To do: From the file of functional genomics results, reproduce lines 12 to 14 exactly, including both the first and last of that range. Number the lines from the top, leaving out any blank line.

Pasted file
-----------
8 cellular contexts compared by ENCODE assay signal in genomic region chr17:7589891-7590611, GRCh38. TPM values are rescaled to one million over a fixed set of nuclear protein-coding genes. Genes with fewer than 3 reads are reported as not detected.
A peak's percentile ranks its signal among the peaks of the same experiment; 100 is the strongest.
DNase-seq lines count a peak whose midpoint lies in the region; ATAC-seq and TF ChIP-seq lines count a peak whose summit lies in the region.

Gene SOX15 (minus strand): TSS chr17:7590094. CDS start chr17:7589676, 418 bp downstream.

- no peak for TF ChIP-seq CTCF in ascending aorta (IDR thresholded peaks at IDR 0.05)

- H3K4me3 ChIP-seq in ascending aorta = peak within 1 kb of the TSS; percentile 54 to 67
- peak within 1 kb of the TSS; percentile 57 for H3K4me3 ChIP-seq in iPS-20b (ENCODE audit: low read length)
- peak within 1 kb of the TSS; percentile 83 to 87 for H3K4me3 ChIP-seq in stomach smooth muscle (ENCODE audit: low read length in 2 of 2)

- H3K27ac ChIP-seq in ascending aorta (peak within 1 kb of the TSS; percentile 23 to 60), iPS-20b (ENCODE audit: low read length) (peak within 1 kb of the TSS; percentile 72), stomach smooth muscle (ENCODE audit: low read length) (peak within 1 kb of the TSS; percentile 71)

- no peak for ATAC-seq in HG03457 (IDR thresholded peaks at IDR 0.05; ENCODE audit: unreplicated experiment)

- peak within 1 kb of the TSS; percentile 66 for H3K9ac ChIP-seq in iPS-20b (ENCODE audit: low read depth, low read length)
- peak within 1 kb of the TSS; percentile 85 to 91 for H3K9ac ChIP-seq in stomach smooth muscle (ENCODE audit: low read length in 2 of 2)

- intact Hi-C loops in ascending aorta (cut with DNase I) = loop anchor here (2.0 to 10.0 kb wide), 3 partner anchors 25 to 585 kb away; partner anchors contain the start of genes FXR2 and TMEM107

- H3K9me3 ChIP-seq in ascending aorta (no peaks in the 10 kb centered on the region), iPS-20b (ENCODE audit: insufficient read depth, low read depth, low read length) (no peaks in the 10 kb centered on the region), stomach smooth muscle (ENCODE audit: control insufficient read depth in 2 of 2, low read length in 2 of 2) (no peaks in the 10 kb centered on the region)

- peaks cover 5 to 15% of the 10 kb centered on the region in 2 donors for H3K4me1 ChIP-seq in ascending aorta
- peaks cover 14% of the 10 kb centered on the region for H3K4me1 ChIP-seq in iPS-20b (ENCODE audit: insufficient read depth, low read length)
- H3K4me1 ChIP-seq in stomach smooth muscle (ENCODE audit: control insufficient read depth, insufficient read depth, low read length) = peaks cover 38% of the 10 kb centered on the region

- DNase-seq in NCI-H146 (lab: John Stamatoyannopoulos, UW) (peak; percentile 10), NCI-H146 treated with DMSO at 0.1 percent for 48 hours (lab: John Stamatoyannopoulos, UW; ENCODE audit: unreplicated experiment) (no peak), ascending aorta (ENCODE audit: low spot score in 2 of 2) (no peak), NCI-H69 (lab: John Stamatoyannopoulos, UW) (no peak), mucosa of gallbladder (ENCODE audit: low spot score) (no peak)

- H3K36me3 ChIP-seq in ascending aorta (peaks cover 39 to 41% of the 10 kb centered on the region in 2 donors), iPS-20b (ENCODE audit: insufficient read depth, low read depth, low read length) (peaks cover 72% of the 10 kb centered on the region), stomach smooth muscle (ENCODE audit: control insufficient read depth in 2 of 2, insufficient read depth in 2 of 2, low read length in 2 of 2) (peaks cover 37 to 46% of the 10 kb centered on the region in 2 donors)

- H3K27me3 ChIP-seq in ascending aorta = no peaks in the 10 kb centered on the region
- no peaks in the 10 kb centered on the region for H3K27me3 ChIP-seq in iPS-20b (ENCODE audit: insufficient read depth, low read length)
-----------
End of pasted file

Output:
- peak within 1 kb of the TSS; percentile 85 to 91 for H3K9ac ChIP-seq in stomach smooth muscle (ENCODE audit: low read length in 2 of 2)

- intact Hi-C loops in ascending aorta (cut with DNase I) = loop anchor here (2.0 to 10.0 kb wide), 3 partner anchors 25 to 585 kb away; partner anchors contain the start of genes FXR2 and TMEM107

- H3K9me3 ChIP-seq in ascending aorta (no peaks in the 10 kb centered on the region), iPS-20b (ENCODE audit: insufficient read depth, low read depth, low read length) (no peaks in the 10 kb centered on the region), stomach smooth muscle (ENCODE audit: control insufficient read depth in 2 of 2, low read length in 2 of 2) (no peaks in the 10 kb centered on the region)